Where the nature of the equations say the following about each one and their respective numerical difficulties:

Hyperbolic nature is associated with wave phenomena and advective transport:

• Fast waves lead to numerical stability restrictions

• Nonlinear part of NS is hyperbolic ($\mathbf{u} \cdot \nabla \mathbf{u}$), which is the part of the equation that leads to turbulence.

• Possibly one of the most difficult aspect of CFD is the propagation of sharp density fronts which are hyperbolic.

Parabolic nature is associated with diffusion and mass transport:

• Boundary layers are governed by parabolic phenomena and are very thin compared to the environment that drives it. Notice the large scale disparity and associated numerical difficulty.

• Turbulence, can be modeled from a parabolic perspective and this typically results in stability concerns on the numerical method employed.

Elliptic nature implies instantaneous propagation of information:

• For environmental fluid dynamics, the nonhydrostatic pressure is of elliptic nature.

• Although, theoretically, any disturbance propagates at infinite speed throughout the domain, numerical iteration sets a finite speed at which information can propagate.

• Non-hydrostatic solvers have to invert a Poisson equation which is very computationally expen sive. In general, for the nonhydrostatic pressure, the 2-d problem requires the solution of a pentadiagonal, while the 3-d problem requires the solution of a septadiagonal (7 diagonals) (not all near the main diagonal!).

Scales and numerical solvers

So as one can see by now, solving the NS equations numerically is not a trivial matter. Numerical solvers must face concerns regarding accuracy, stability and consistency, which pose constraints on the timestep and grid resolution that one can employ. See this answer regarding different approaches to numerical solvers. Scales are important for numerical solvers because of the nature of the system of the NS equations (described above) and the analytical mathematical techniques available to us to transcribe those equations to computational mathematical language. As it stands, it is impossible to resolve all temporal and spatial scales, so modelers resort to specific techniques (solvers) that apply to the problem (the scales) that they are interested in.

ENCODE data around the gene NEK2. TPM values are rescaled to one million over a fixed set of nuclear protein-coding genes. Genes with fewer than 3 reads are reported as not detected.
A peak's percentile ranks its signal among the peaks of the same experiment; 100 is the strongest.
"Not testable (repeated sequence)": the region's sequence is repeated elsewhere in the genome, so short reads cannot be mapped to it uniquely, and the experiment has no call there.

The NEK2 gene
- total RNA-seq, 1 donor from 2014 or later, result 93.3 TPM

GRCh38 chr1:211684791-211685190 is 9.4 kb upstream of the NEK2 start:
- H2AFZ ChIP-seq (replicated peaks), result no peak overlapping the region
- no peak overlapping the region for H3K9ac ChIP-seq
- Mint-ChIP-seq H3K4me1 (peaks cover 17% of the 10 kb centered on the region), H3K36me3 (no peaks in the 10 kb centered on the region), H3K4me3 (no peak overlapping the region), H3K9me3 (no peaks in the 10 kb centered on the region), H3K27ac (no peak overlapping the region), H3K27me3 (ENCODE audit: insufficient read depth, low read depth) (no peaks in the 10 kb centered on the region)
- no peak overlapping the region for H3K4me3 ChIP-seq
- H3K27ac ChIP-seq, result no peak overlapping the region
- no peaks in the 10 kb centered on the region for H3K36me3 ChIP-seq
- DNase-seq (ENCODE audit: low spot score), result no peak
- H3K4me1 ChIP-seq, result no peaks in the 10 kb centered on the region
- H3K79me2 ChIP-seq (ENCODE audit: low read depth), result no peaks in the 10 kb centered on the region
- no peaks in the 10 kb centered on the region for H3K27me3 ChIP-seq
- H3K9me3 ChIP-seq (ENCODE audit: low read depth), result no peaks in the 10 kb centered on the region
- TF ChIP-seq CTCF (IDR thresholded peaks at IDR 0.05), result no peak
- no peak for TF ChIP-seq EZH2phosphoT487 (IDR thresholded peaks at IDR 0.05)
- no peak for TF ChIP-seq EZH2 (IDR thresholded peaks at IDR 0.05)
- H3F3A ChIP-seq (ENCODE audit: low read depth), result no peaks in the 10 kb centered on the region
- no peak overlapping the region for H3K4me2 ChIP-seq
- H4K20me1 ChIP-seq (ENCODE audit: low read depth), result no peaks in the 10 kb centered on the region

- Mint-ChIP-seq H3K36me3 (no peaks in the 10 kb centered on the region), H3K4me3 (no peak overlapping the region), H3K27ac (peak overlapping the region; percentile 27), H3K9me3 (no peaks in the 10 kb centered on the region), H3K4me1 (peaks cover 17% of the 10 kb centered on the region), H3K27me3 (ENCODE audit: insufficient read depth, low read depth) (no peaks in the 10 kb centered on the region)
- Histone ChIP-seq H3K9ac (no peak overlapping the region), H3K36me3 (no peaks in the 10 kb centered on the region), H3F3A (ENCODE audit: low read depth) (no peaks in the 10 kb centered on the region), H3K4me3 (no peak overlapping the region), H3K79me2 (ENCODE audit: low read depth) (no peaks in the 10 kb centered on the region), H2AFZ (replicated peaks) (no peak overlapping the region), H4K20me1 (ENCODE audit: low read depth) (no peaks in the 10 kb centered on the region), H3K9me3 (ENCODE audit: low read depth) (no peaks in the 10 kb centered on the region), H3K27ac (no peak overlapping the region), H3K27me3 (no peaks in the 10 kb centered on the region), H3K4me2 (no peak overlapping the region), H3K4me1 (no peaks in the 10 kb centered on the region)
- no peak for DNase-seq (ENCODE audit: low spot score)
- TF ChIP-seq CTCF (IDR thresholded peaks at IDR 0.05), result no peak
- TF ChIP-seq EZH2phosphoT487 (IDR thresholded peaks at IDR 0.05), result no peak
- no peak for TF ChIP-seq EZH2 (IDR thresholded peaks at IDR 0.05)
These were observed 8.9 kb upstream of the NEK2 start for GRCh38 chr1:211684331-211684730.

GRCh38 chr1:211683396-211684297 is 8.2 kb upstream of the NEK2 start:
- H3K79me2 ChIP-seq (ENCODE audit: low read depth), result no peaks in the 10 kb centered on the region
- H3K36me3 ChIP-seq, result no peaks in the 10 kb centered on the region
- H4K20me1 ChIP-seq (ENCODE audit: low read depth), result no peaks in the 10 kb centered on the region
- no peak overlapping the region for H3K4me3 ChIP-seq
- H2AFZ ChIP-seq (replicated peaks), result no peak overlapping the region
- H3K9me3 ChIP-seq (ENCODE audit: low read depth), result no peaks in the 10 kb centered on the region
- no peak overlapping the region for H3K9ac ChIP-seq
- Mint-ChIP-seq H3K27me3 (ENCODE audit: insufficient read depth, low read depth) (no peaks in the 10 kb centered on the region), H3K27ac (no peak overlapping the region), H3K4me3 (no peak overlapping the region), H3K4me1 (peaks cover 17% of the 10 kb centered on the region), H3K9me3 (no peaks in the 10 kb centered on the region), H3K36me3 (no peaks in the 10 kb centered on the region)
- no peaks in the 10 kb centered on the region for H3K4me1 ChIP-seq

Conclusion

From their website:

The MITgcm (MIT General Circulation Model) is a numerical model designed for study of the atmosphere, ocean, and climate. Its non-hydrostatic formulation enables it to simulate fluid phenomena over a wide range of scales; its adjoint capability enables it to be applied to parameter and state estimation problems. By employing fluid isomorphisms, one hydrodynamical kernel can be used to simulate flow in both the atmosphere and ocean.

and

CitcomS is a finite element code designed to solve compressible thermochemical convection problems relevant to Earth's mantle.

My guess is they both use different numerical techniques to solve different versions of the Navier-Stokes equations that make the most sense given the scales of the problem that each one aims to resolve.

The only similarity that they are fluids and therefore NS applies. Actually, to be fair mantle is solid as it allows shear waves to propagate through. However, on geologic time scales it behaves like a viscous fluid and can be modeled as such.

Circulation models solve compressible (non-hydrostatic) Euler equations where as mantle convection is governed by incompressible Stokes flow. The types of core numerical solvers and numerical schemes used by the two communities are very different (e.g., explicit for circulation models and implicit for convection models). The only common aspect is that both use a spherical geometry/meshes to solve the equations. Circulation models also have to account for topography but most mantle convection models neglect it.

Having said that both require some basic background in CFD so in that sense they are similar. Some of the earliest mantle convection models were written by aerospace engineers.